Bedwetting

Bedwetting 2017-03-17T02:07:17+00:00

Up to 50% of children will continue to wet the bed (nocturnal enuresis) at three years of age. Many children are much older than this before they achieve nighttime bladder control. Usually children who continue to be enuretic (bed-wetters) after five or six years of age have a parent who was late in obtaining bladder control also. Those children who have never achieved bladder control by the age of six years, probably should have an office visit to discuss the problem, as work up is needed and because there are treatment options available to them. Rest assured however, that the vast majority of enuretic children will eventually outgrow the problem with no long lasting complications. Because an enuretic child cannot help wetting the bed at night, any negative reinforcement of the problem such as spanking or shaming the child, is not recommended and will do damage to your child’s psyche.

Let us repeat this fact with emphasis: children who wet the bed, cannot help it. Most children who wet the bed at night are deep sleepers and because of this have relatively low levels of the anti-diuretic hormone (ADH) at night. ADH is produced in the hypothalamus and stored in the pituitary gland of the brain. It is released in response to lowering blood pressure and increasing sodium levels as water is lost from the body. With less water in the blood, the brain produces ADH to conserve the needed water. When present, this hormone (ADH) instructs the kidneys to not make as much urine, but to keep the needed water in the body. ADH lasts only a few minutes in the blood stream after being produced.  The brain constantly reacts to the water balance of the body with either withholding ADH (urinating more) or producing ADH (urinating less) in response to the situation of needed water of the body. With heavy sleepers, the brain does not produce as much ADH as is really needed and hence extra urine is made. The child sleeps so deeply that they cannot tell that their bladder is full and that they need to urinate. Because the ADH is low, they actually make MORE urine. The outcome of these two factors is this: they wet the bed because they have made more urine and can’t tell their bladder is full. Because of these factors, fluid restriction at night is ineffective. The kidneys without ADH influence will make increased urine even in the presence of fluid restriction. So, here is some simple advice for most children who wet the bed at night: give it time. It will go away. With time and maturity, sleep becomes less deep for children and ADH levels rise. As they rise, bed wetting gets better. Give it some time. There are treatment options available for children 5 or 6 years of age and older should you desire.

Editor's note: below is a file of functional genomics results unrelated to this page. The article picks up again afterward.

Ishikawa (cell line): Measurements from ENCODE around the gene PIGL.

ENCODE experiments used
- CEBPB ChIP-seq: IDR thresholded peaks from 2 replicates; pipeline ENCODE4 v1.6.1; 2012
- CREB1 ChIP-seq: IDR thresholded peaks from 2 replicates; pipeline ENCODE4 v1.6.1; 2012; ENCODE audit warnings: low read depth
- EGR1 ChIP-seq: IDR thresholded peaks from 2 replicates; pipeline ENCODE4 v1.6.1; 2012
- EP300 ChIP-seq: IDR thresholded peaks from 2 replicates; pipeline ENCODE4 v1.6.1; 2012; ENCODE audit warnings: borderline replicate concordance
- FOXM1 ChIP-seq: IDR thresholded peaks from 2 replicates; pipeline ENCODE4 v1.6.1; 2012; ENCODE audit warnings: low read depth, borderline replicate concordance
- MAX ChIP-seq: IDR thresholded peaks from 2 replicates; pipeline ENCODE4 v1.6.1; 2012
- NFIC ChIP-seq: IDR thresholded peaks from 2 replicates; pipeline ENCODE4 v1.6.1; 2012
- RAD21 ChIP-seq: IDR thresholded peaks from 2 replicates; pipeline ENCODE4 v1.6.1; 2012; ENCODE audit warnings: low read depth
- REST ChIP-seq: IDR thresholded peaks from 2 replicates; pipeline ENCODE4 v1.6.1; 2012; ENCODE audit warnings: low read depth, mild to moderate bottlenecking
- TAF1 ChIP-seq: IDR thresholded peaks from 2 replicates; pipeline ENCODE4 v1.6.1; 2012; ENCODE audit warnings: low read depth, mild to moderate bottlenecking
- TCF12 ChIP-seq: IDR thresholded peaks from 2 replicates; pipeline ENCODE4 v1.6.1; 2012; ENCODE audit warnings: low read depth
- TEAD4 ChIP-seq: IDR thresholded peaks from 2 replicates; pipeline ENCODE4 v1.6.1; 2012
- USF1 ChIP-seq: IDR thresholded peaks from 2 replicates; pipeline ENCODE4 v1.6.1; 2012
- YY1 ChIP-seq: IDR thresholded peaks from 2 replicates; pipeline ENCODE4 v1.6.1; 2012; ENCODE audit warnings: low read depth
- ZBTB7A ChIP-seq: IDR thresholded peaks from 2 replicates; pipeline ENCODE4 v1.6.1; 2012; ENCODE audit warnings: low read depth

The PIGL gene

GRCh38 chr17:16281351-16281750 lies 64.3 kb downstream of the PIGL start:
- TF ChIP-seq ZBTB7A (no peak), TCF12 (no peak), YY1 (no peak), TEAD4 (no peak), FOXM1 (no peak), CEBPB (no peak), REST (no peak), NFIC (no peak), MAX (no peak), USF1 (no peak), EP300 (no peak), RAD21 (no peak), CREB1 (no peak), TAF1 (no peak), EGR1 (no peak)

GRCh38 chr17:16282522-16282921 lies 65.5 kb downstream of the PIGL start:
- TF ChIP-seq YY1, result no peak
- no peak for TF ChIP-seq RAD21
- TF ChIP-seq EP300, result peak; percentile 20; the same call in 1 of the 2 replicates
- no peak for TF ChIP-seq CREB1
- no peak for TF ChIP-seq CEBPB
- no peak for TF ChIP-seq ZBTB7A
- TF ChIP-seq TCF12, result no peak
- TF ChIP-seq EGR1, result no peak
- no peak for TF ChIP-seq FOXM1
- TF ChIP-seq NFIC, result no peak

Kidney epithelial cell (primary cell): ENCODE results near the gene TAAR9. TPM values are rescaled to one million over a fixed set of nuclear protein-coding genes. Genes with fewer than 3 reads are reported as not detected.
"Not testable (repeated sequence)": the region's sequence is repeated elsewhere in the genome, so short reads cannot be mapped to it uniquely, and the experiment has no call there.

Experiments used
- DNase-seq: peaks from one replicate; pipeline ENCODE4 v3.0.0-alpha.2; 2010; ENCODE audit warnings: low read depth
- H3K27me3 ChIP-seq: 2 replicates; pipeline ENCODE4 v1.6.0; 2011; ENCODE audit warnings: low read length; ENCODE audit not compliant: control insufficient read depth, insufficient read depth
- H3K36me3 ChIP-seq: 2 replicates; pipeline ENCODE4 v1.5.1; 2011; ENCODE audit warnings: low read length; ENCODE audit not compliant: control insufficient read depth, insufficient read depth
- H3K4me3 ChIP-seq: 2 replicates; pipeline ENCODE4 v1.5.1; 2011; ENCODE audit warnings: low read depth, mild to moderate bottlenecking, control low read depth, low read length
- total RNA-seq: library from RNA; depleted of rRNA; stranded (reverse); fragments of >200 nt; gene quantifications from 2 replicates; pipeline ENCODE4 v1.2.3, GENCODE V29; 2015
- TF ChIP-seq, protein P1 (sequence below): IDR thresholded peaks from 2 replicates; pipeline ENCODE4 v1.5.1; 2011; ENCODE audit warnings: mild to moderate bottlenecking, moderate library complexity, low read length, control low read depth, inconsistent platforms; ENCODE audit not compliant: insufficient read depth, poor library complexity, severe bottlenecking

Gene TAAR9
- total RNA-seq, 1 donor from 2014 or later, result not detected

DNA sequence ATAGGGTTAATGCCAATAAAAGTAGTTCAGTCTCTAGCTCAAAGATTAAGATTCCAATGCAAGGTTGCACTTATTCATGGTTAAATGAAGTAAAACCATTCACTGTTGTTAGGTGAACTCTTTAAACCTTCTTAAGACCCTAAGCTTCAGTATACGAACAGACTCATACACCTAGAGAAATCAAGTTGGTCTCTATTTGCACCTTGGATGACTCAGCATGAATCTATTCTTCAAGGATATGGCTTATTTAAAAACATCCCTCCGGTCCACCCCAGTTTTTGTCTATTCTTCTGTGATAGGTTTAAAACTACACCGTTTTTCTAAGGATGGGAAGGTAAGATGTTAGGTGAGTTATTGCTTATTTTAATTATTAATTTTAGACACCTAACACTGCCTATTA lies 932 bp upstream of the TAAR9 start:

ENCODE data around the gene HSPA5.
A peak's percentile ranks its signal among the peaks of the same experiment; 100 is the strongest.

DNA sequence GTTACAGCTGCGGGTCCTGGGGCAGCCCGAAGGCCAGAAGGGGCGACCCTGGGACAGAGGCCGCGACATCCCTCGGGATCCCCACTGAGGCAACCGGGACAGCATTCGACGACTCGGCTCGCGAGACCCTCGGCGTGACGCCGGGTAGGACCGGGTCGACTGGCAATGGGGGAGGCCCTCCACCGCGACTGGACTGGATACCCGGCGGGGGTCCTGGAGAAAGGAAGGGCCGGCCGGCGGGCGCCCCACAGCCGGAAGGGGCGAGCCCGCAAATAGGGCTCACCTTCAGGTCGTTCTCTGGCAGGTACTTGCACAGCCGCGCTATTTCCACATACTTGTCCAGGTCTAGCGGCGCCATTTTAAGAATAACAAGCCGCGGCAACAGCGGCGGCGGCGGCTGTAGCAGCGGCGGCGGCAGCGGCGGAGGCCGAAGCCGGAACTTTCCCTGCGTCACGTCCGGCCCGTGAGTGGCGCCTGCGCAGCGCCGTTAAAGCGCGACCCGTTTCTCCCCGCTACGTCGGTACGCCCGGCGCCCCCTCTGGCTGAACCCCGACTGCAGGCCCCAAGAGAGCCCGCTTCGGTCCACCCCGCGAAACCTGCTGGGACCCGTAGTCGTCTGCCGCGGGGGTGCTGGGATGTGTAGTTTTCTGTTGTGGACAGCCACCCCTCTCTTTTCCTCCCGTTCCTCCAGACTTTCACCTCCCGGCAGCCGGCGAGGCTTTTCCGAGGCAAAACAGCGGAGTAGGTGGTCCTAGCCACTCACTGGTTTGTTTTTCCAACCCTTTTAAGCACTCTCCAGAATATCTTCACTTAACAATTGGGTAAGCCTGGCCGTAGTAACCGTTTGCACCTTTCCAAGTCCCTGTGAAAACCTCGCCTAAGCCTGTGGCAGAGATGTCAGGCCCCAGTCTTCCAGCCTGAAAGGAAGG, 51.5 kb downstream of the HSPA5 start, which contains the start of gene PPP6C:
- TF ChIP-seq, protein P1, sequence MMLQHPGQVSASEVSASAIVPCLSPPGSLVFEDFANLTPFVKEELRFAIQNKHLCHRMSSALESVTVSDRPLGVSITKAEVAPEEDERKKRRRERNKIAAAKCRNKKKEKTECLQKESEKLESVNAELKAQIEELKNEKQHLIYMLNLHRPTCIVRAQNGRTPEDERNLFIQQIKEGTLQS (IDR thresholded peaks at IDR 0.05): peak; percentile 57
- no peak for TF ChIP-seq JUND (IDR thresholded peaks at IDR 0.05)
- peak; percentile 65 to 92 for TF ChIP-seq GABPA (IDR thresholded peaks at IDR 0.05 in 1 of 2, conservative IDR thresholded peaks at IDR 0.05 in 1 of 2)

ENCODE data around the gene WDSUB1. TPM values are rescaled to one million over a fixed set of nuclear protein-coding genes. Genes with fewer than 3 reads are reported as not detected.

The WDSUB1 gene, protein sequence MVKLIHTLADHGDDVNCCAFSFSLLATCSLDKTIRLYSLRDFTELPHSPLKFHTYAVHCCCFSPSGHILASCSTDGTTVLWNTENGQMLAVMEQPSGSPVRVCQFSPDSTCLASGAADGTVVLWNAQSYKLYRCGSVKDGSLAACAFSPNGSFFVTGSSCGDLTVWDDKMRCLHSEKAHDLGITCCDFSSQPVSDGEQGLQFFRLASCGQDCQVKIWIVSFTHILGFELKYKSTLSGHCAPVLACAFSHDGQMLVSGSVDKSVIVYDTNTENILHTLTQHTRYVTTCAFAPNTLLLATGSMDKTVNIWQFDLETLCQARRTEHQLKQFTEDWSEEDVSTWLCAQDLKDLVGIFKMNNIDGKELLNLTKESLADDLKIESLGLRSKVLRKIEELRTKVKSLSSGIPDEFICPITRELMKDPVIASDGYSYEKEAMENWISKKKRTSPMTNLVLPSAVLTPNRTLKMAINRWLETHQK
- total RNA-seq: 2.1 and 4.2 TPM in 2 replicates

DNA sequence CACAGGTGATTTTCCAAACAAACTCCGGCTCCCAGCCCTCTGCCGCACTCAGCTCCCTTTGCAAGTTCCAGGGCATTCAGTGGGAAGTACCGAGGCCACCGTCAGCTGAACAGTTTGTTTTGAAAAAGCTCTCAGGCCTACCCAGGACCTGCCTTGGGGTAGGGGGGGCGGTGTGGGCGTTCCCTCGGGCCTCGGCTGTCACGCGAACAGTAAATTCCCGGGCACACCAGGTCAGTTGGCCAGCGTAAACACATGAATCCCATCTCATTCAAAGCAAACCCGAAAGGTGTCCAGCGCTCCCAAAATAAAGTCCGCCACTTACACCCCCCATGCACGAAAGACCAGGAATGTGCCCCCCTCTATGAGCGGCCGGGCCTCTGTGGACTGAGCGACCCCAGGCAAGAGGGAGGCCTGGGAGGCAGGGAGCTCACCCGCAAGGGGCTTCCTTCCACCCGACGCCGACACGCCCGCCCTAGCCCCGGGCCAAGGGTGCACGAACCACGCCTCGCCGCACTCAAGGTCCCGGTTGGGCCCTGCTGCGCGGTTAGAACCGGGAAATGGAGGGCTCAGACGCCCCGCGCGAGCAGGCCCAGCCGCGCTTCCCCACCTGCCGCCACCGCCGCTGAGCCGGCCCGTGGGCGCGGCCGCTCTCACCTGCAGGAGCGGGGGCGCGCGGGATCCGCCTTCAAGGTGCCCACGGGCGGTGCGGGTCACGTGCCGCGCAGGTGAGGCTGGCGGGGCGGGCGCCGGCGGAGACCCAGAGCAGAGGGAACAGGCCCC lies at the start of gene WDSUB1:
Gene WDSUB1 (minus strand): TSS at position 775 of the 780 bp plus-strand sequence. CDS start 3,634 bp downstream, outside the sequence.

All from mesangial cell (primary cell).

Children who have been dry in the past and who develop bed wetting or even daytime enuresis need to have an appointment at the office for evaluation. Urinary tract infections and emotional stress are the most common causes of this.